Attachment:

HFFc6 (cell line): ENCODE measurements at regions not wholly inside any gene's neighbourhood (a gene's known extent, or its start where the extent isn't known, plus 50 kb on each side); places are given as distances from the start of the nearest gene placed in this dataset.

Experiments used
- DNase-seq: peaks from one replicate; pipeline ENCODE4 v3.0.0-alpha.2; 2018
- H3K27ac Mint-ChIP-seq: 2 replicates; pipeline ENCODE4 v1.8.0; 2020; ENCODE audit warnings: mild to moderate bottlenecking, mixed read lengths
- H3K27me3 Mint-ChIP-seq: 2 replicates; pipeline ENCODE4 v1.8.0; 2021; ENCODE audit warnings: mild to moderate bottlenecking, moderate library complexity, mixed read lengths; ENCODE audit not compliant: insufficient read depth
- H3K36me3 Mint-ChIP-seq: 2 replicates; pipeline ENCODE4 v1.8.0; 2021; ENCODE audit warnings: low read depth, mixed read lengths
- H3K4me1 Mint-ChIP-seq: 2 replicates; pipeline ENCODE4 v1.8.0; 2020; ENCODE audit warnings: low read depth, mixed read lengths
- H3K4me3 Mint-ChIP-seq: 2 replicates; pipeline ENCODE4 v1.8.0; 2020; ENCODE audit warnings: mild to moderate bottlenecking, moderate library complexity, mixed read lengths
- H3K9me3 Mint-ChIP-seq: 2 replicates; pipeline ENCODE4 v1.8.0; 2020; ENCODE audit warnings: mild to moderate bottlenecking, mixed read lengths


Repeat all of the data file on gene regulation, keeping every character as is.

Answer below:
HFFc6 (cell line): ENCODE measurements at regions not wholly inside any gene's neighbourhood (a gene's known extent, or its start where the extent isn't known, plus 50 kb on each side); places are given as distances from the start of the nearest gene placed in this dataset.

Experiments used
- DNase-seq: peaks from one replicate; pipeline ENCODE4 v3.0.0-alpha.2; 2018
- H3K27ac Mint-ChIP-seq: 2 replicates; pipeline ENCODE4 v1.8.0; 2020; ENCODE audit warnings: mild to moderate bottlenecking, mixed read lengths
- H3K27me3 Mint-ChIP-seq: 2 replicates; pipeline ENCODE4 v1.8.0; 2021; ENCODE audit warnings: mild to moderate bottlenecking, moderate library complexity, mixed read lengths; ENCODE audit not compliant: insufficient read depth
- H3K36me3 Mint-ChIP-seq: 2 replicates; pipeline ENCODE4 v1.8.0; 2021; ENCODE audit warnings: low read depth, mixed read lengths
- H3K4me1 Mint-ChIP-seq: 2 replicates; pipeline ENCODE4 v1.8.0; 2020; ENCODE audit warnings: low read depth, mixed read lengths
- H3K4me3 Mint-ChIP-seq: 2 replicates; pipeline ENCODE4 v1.8.0; 2020; ENCODE audit warnings: mild to moderate bottlenecking, moderate library complexity, mixed read lengths
- H3K9me3 Mint-ChIP-seq: 2 replicates; pipeline ENCODE4 v1.8.0; 2020; ENCODE audit warnings: mild to moderate bottlenecking, mixed read lengths